Our Woodlands


The "Green Belt" 
Greenbelt, Maryland is wooded community by design. When our community was founded in 1937, it was created as a "premier example of a community planned and administered for the enhancement of wholesome human relationships." A key component of the design was inclusion of a wide buffer of forest and natural lands. Most of the forested areas around town have remained so since the early 1930s or before. Today, GHI manages nearly 86 acres of forested woodlands, in addition to the mostly wooded yards and parks throughout our community. Our "Green Belt" is further enhanced by the adjacent Buddy Attick Park, City of Greenbelt woodlands, Greenbelt National Park, and the Beltsville Agricultural Research Center.

Forest Conservation 
GHI has managed its woodlands under a forest management plan with the State of Maryland since the 1970s. The current plan, a Forest Conservation Management Agreement (FCMA) , ensures that the GHI's 85.9 acres of woodlands  will remain forested by placing a conservation covenant over the land that prevents future development. The FCMA also reduces property tax levels on the woodlands, saving all GHI members money!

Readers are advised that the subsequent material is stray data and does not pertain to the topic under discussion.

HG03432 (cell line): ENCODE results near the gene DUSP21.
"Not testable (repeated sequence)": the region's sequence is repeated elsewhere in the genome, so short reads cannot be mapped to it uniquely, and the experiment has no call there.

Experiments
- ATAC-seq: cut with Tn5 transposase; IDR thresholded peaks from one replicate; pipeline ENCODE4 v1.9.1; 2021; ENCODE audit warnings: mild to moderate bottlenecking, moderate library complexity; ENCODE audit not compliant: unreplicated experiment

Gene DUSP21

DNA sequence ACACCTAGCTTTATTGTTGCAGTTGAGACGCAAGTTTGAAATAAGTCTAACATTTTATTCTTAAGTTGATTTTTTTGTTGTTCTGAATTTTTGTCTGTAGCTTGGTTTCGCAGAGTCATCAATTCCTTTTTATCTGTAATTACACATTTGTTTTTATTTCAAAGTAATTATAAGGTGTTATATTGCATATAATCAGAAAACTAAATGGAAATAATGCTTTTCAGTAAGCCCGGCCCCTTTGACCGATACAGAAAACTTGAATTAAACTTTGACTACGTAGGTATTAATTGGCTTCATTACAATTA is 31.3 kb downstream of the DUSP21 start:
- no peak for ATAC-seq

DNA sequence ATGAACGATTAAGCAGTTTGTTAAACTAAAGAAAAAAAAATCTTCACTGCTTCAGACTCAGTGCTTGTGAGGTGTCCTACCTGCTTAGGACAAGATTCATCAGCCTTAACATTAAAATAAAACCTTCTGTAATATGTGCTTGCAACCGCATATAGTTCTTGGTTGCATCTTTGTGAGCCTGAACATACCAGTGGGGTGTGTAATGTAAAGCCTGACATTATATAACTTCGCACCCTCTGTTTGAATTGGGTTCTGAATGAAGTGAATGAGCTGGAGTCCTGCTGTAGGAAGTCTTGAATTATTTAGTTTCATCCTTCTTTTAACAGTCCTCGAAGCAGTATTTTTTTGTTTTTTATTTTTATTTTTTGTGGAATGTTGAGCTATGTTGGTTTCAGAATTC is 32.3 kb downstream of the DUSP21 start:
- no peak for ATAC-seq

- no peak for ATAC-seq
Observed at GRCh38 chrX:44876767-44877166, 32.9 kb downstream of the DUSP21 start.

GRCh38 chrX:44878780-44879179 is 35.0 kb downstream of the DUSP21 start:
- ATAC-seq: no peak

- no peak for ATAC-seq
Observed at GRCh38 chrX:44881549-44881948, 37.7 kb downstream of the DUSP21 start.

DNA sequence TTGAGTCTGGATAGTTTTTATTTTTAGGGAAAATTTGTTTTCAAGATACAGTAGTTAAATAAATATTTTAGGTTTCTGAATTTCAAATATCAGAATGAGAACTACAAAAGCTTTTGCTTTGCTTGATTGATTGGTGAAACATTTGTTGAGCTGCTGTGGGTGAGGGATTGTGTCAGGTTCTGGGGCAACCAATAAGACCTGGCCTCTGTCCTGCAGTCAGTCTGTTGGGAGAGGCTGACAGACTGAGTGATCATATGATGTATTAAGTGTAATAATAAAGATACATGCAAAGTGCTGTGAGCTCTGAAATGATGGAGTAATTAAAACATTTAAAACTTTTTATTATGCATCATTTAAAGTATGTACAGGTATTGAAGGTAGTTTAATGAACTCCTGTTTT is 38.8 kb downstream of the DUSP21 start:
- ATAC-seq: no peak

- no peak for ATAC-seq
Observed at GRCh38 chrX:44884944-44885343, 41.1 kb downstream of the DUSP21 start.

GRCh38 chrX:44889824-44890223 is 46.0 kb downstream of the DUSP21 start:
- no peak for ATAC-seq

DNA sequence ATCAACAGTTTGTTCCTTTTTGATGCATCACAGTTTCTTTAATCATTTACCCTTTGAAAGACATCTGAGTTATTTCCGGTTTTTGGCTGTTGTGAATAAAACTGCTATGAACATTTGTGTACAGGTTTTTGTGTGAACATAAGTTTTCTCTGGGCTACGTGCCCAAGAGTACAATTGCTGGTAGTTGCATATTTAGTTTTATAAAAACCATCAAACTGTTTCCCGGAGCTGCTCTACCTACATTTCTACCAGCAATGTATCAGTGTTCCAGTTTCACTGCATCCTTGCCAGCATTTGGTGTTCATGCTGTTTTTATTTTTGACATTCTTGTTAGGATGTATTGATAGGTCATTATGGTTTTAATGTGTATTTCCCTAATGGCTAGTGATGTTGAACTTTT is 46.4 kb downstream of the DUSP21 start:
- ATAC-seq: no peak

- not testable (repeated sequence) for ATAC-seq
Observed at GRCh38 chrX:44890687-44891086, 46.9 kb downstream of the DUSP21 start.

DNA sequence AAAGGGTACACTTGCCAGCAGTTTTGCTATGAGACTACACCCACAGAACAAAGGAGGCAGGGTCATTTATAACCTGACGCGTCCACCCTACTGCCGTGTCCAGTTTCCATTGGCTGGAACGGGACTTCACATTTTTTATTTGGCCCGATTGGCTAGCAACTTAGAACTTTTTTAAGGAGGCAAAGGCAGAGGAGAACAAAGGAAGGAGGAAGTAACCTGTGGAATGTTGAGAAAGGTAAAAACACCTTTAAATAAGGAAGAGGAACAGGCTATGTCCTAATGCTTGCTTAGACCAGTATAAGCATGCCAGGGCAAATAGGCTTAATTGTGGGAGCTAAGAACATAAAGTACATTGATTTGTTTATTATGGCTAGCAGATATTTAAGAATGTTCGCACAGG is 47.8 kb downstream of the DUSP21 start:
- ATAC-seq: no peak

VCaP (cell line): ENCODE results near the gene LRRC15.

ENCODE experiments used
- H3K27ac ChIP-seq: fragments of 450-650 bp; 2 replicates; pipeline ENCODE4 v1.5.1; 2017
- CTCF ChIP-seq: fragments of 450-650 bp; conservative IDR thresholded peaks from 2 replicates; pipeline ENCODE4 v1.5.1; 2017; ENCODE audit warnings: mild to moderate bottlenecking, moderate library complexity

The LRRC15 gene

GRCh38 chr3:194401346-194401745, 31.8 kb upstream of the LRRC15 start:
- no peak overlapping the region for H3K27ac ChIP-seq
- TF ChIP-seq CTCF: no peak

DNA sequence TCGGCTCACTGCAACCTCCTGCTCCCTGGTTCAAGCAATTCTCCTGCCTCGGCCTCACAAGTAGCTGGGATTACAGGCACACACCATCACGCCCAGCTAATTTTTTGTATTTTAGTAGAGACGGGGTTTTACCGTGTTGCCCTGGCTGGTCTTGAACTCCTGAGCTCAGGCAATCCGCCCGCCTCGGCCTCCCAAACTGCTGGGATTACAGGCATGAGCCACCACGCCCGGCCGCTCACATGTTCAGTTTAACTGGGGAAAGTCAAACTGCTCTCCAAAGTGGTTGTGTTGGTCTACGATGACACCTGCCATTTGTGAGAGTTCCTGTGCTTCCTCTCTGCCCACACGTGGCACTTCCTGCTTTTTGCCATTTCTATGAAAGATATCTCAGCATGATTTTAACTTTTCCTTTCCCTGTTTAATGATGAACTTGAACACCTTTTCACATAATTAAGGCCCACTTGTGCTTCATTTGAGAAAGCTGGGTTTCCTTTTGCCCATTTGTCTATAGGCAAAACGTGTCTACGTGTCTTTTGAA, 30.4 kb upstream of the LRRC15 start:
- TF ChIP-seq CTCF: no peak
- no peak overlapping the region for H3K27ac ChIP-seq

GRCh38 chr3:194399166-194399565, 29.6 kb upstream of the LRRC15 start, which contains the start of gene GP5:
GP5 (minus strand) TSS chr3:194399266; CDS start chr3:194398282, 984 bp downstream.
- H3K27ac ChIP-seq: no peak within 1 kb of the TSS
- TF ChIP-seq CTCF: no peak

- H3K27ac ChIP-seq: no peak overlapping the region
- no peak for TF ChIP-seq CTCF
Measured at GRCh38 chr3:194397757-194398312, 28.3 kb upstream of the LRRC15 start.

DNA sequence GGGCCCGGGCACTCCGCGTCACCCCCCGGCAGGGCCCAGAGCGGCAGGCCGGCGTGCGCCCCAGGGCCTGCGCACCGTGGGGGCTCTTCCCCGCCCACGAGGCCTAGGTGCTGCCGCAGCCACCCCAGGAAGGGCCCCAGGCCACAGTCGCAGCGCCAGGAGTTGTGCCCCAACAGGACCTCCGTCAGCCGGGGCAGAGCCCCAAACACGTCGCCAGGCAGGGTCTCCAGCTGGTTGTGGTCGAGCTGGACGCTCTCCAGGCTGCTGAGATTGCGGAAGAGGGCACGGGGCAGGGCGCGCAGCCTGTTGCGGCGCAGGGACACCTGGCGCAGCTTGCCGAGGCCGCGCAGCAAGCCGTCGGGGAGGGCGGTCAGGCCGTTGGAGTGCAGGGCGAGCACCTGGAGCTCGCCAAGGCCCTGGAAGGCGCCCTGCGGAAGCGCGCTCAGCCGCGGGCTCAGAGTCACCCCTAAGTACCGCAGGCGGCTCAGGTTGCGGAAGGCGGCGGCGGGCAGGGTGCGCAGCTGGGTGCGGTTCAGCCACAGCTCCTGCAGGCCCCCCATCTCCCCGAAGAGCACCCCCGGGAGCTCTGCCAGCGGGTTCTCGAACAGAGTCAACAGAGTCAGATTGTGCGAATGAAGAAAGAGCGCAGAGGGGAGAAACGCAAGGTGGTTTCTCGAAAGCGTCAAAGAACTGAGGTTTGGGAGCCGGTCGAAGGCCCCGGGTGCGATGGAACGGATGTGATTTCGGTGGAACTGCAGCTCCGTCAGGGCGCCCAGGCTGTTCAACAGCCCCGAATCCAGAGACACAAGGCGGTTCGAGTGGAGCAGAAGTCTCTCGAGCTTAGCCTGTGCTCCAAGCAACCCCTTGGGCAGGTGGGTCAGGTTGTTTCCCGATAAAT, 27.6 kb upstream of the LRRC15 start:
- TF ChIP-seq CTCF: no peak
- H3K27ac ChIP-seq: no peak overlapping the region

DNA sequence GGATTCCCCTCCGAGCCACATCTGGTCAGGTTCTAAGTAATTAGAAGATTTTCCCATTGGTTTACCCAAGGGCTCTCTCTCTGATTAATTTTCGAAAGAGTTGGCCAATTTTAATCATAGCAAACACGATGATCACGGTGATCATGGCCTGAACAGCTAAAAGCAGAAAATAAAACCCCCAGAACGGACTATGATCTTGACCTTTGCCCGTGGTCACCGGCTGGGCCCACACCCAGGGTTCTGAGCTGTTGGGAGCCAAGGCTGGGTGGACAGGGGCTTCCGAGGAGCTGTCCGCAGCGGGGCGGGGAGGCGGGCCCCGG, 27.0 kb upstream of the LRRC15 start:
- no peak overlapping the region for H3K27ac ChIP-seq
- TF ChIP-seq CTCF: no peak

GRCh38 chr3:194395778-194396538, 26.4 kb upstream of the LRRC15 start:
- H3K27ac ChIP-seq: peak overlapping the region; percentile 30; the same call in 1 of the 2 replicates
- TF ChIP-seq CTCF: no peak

Our Plan 
The FCMA requires GHI to take steps to protect the health of our woodlands and provides scientific direction to help us do this. Our Plan sets out detailed goals and management recommendations. The GHI Woodland Committee is responsible for administering the FCMA plan and coordinating management activities.

Our Goals
1. To manage for low impact and passive recreation within the woodlands, and maintain the trail system;
2. To control erosion within the woodlands, including its streams and trails;
3. To promote and maintain the health and character of the GHI forest using ecologically sound and minimally intrusive methods;
4. To understand the role of the GHI woodlands in the regional ecosystem and foster stewardship partnerships with adjacent landowners;
5. To maintain and encourage biodiversity of native plant and animal species;
6. To monitor and learn about the growth and change of the ecological system;
7. To promote knowledge about GHI's natural resources and their interrelationships to the community and encourage community participation in achieving these goals.

Our Biggest Threat: The Green Menace 
Invasive, non-native plants pose the largest threat to our woodlands and natural areas. These alien invaders are killing trees, crowding out native plants, and disturbing wildlife habitat. Learn about these plants and what you can do to help stop their spread. More>

Our Trails 

Our Plants 

Our Animals